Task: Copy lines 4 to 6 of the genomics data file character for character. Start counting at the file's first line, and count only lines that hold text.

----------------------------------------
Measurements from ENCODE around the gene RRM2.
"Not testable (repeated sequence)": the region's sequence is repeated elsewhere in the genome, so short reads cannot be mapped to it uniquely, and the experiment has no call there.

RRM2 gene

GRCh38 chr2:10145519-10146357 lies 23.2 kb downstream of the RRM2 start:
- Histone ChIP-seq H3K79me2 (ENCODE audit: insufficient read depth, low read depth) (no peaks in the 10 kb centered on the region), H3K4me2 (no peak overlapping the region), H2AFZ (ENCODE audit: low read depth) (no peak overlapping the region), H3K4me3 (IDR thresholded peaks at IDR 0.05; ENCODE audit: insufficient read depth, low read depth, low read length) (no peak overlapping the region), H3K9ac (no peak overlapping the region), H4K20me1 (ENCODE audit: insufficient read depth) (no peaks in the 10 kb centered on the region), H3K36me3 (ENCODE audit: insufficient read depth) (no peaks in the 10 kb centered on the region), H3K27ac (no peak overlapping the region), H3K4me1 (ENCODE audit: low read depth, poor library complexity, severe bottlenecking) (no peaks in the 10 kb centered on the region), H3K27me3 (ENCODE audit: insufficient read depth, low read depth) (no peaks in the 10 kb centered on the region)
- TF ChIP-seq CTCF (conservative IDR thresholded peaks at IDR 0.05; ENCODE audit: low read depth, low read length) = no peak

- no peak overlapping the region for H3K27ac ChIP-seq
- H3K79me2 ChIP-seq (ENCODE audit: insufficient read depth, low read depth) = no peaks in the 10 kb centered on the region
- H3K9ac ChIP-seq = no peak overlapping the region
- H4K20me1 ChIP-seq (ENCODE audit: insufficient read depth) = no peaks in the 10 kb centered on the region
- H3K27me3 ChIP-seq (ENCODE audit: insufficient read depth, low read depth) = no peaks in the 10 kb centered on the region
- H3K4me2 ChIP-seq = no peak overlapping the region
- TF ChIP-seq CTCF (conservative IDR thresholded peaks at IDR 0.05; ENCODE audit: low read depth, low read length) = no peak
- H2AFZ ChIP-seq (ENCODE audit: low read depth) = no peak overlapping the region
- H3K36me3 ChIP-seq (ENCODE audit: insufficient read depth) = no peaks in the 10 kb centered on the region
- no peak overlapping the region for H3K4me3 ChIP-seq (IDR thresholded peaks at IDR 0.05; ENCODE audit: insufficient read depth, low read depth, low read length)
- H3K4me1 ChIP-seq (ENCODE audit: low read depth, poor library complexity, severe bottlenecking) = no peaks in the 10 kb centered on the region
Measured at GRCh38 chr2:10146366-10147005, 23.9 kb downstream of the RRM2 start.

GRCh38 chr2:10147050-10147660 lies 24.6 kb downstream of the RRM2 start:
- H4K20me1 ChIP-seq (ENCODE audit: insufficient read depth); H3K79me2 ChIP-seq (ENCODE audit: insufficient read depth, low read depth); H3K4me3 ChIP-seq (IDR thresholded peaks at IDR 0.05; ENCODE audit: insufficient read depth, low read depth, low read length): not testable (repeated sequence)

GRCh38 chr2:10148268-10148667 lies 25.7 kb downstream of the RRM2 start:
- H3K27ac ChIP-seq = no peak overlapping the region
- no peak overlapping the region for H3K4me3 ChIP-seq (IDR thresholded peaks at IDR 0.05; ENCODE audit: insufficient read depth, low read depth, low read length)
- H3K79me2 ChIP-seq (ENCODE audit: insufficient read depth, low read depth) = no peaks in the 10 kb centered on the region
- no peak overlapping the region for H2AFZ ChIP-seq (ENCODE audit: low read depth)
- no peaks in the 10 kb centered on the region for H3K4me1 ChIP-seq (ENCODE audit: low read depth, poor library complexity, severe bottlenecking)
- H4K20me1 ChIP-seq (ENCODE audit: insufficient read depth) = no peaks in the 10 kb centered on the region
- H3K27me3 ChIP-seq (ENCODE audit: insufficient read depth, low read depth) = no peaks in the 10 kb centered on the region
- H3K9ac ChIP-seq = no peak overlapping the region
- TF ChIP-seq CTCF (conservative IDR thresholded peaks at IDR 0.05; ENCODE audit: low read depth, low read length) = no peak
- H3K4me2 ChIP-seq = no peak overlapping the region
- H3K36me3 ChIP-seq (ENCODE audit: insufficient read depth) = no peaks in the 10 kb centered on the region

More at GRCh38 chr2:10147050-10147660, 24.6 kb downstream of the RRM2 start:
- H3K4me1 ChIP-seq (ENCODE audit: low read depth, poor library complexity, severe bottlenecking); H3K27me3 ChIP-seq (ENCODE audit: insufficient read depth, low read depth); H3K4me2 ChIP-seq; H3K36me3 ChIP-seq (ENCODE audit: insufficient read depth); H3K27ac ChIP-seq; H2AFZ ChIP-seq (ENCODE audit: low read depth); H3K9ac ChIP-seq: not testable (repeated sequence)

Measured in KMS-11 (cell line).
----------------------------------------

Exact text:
GRCh38 chr2:10145519-10146357 lies 23.2 kb downstream of the RRM2 start:
- Histone ChIP-seq H3K79me2 (ENCODE audit: insufficient read depth, low read depth) (no peaks in the 10 kb centered on the region), H3K4me2 (no peak overlapping the region), H2AFZ (ENCODE audit: low read depth) (no peak overlapping the region), H3K4me3 (IDR thresholded peaks at IDR 0.05; ENCODE audit: insufficient read depth, low read depth, low read length) (no peak overlapping the region), H3K9ac (no peak overlapping the region), H4K20me1 (ENCODE audit: insufficient read depth) (no peaks in the 10 kb centered on the region), H3K36me3 (ENCODE audit: insufficient read depth) (no peaks in the 10 kb centered on the region), H3K27ac (no peak overlapping the region), H3K4me1 (ENCODE audit: low read depth, poor library complexity, severe bottlenecking) (no peaks in the 10 kb centered on the region), H3K27me3 (ENCODE audit: insufficient read depth, low read depth) (no peaks in the 10 kb centered on the region)
- TF ChIP-seq CTCF (conservative IDR thresholded peaks at IDR 0.05; ENCODE audit: low read depth, low read length) = no peak